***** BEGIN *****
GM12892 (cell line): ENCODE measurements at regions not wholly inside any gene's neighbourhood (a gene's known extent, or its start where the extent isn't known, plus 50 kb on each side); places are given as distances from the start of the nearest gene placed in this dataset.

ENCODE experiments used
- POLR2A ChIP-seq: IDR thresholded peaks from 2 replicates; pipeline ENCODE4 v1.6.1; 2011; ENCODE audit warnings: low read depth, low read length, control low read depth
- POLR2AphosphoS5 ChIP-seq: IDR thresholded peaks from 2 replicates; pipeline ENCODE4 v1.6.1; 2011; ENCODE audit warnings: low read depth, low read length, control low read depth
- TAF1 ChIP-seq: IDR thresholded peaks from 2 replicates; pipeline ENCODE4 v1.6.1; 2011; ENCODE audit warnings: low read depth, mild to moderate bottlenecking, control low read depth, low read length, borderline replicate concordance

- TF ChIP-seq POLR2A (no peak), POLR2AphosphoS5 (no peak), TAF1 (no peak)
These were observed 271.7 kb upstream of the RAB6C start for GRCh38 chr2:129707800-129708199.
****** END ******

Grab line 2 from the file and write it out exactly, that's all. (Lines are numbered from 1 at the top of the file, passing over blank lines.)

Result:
ENCODE experiments used